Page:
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Jon Shain | Army Jacket Winter

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Jeff Tweedy Keb' Mo' Randy Newman

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United States - North Carolina

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Folk: Folk Blues Rock: Americana Moods: Featuring Guitar
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Army Jacket Winter

by Jon Shain

Piedmont, roots and blues influenced Americana folk-driven rock.
Genre: Folk: Folk Blues
Release Date: 

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  Song Share Time Download
1. Time to Move On
2:42 $0.99
2. Silvertone
4:26 $0.99
3. Another Month of Mondays
2:51 $0.99
4. Cornershops and Subway Trains
3:07 $0.99
5. Pictures from the Past
3:31 $0.99
6. Lucy Don't You See
3:08 $0.99
7. To Rise Again
3:40 $0.99
8. Song for Maria
2:18 $0.99
9. Song for JoJo
3:10 $0.99
10. In Real time
2:50 $0.99
11. Dyehouse Blues
4:50 $0.99
12. Slowdance
3:48 $0.99
13. Flat Earth Crowd
2:27 $0.99
14. Throne of Gold
5:59 $0.99
Downloads are available as MP3-320 files.


Album Notes
Jon Shain's latest CD, "Army Jacket Winter", is his fifth solo album on Flyin' Records. It was recorded this past year in Chapel Hill, NC at Fenario Sound Recording, Shain co-producing with indie wiz-kids Jackson Hall and Scottsburg Jonze. Shain was joined in the studio by his band, the Jon Shain Trio, consisting of FJ Ventre on upright bass, John Currie on dobro and steel guitar effects, and Bill Newton on harmonicas. Guests on the album include drummer Zeke Hutchins of Tift Merritt's band and jazz trumpeter Stephen Franckevich.

The album starts with an inspired cover of Tom Petty's "Time to Move On", and then moves on - through thirteen new Jon Shain originals, covering a spectrum of roots influences. 12-string guitars interweave with 6-strings on several songs. Percussion loops are tastefully mixed into Appalachian style melodies. Slide guitar rings from a '50s Silvertone acoustic alongside grand piano backing. From the Parisian cafe sound of the accordion and classical guitar of "In Real Time" to the yin/yang of the harmonica and muted trumpet of Katrina-influenced "To Rise Again", it is clear that Shain has stretched his musical envelope on this album.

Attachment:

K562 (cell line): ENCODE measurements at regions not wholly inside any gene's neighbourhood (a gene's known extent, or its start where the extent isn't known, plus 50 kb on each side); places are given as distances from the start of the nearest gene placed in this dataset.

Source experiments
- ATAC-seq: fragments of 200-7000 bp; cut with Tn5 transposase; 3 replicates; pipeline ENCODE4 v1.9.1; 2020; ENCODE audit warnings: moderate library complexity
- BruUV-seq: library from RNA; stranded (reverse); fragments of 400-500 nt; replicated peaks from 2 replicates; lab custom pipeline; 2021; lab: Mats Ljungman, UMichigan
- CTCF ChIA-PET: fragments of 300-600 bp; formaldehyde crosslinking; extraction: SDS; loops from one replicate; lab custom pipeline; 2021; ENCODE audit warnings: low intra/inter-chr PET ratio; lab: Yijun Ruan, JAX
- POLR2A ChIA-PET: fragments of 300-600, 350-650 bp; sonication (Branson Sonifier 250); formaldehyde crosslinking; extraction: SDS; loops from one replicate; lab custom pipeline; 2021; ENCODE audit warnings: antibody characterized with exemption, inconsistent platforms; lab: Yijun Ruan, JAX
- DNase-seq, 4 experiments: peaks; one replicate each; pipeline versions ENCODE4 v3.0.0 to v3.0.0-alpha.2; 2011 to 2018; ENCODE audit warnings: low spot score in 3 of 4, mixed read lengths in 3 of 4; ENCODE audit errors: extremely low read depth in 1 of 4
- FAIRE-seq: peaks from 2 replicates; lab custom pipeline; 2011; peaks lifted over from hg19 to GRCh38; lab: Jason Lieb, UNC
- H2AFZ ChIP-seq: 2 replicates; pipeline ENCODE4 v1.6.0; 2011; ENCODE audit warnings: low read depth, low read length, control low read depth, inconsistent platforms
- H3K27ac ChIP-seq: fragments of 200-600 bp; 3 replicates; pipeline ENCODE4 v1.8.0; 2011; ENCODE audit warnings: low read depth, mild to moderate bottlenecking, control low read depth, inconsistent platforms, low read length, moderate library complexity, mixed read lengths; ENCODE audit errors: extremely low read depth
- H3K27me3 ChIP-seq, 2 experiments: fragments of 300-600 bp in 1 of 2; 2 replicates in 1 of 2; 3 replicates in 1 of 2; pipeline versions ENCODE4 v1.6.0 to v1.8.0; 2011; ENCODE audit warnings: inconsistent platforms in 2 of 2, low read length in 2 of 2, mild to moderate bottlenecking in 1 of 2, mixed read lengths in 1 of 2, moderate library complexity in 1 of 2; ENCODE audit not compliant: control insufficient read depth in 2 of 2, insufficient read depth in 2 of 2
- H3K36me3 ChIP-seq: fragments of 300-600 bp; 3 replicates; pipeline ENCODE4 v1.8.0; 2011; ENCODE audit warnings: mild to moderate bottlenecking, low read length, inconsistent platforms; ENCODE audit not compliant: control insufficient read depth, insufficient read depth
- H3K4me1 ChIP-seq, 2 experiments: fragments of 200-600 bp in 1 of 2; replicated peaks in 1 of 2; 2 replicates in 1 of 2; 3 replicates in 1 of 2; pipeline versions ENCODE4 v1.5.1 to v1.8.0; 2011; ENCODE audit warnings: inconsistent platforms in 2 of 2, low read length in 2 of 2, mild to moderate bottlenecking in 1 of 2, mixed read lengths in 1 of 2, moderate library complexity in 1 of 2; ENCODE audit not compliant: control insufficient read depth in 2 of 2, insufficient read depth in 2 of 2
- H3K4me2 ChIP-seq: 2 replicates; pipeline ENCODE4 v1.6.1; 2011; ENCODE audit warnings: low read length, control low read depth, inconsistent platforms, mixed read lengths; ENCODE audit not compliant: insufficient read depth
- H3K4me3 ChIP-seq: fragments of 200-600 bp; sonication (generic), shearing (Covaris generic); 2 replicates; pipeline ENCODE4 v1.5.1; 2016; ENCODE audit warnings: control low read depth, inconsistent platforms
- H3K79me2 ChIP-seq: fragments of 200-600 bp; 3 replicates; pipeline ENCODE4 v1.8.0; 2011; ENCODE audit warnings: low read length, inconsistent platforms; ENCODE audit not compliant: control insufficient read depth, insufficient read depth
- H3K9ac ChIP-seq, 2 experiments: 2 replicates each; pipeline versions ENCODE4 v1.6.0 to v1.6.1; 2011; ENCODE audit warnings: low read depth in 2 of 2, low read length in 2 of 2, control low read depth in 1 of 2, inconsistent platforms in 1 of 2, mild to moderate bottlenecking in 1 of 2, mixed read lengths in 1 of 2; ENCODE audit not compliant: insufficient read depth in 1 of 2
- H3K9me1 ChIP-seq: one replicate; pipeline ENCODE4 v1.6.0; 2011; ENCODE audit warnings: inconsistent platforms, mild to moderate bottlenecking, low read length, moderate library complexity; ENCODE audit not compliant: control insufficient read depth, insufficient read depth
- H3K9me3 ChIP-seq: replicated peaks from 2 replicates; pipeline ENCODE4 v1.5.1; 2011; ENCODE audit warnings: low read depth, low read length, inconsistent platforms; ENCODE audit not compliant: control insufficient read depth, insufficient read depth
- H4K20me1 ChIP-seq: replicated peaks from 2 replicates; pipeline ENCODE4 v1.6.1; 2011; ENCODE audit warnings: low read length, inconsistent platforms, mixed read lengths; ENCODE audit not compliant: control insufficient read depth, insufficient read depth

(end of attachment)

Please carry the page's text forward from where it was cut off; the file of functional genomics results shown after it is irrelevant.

to write a review

Harp Magazine

"The first song on Jon Shain’s new disc, a cover of Tom Petty’s “Time to Move On,” is a pretty fair indicator of what you get with Shain. Which is not to say Tom Petty, mind you, but a Wildflowers-era mix of fingerpick blues, gentle-yet-wry lyricism, and more than a little bit of warmth—in other words, comfy as the old G.I. castoff and thrift-store favorite referenced in the title. The sixth release on his own Flyin’ Records (named after Shain’s old duo Flyin’ Mice), Winter sees the North Carolinian moving in more of a Randy Newman direction, and frankly, it looks rather good on him. Subtle accordion, nylon-string guitar, dobro and grand piano all share in the mix with Shain’s trusty (if rusty) Silvertone acoustic here, and the result, more often than not, is golden."

--Timothy Davis, Harp Magazine (July 2007)

Southeast Performer

Brilliant acoustic fingerstylings and insightful lyrics are still around and goi
"Jon Shain is proof that singer/songwriters with brilliant acoustic fingerstylings and insightful lyrics are still around and going strong. Shain's Army Jacket Winter is an array of stories about love and restlessness, backed by acoustic/electric guitars, accordion and dobro. Fans of Keb Mo, Jimmy Buffett and Randy Newman will dig Shain's mood on this album. "

--Kathleen Wehle, Southeast Performer Magazine, Atlanta, GA (July 2007)

Jen Killion

Army Jacket Winter
This is one of those cds that you listen to a few times and the next time you hear one of the songs (for me in particular the first two), without realizing what it is at first you think - Man, I love this song! Then you realize it's from the new cd you bought and you smile. That's when you know you've found good music - when it only takes a few times of hearing it for it to become a favorite!

John Book, Music For America

Compassion, honest, and deserving: this is the music of Jon Shain
Jon Shain is new to my ears, but Army Jacket Winter (Flyin') is his fifth album to date.

The first person that came to mind while hearing him was Jeff Tweedy, that honesty and upfront feeling of a voice, guitar, and a harmonica, nowhere to run but into your consciousness. Many of his songs are about emotion, whether those he feels, or observing the world and wondering what the next man or woman is feeling. This is evident in pieces such as "Another Month Of Mondays", "To Rise Again" (a song about a post-Hurricane Katrina New Orleans), and "Throne Of Gold", where the passion in his voice, the lyrics, and his playing is enough to make you want to open a bottle and drink your miseries away.

Is Swain a depressing songwriter, not at all, but that tradition of writing blues-influenced lyrics with country and folk compassion is what makes his songs work. It's honest and to the point, it will make you want to yell out loud "Yes Jon Shain, I know exactly what you mean." Shain deserves to be heard, and I hope he will continue doing this for many years to come.